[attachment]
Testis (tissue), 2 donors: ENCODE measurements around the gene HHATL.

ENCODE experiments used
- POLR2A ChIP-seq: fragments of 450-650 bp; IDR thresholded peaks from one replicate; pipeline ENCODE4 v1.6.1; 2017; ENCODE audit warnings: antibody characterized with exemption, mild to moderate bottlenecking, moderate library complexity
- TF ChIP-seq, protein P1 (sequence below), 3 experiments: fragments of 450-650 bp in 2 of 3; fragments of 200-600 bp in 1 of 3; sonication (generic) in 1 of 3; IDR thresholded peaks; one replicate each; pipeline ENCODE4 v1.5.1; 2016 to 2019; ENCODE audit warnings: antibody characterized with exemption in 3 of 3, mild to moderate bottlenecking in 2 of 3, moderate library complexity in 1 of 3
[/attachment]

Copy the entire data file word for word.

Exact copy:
Testis (tissue), 2 donors: ENCODE measurements around the gene HHATL.

ENCODE experiments used
- POLR2A ChIP-seq: fragments of 450-650 bp; IDR thresholded peaks from one replicate; pipeline ENCODE4 v1.6.1; 2017; ENCODE audit warnings: antibody characterized with exemption, mild to moderate bottlenecking, moderate library complexity
- TF ChIP-seq, protein P1 (sequence below), 3 experiments: fragments of 450-650 bp in 2 of 3; fragments of 200-600 bp in 1 of 3; sonication (generic) in 1 of 3; IDR thresholded peaks; one replicate each; pipeline ENCODE4 v1.5.1; 2016 to 2019; ENCODE audit warnings: antibody characterized with exemption in 3 of 3, mild to moderate bottlenecking in 2 of 3, moderate library complexity in 1 of 3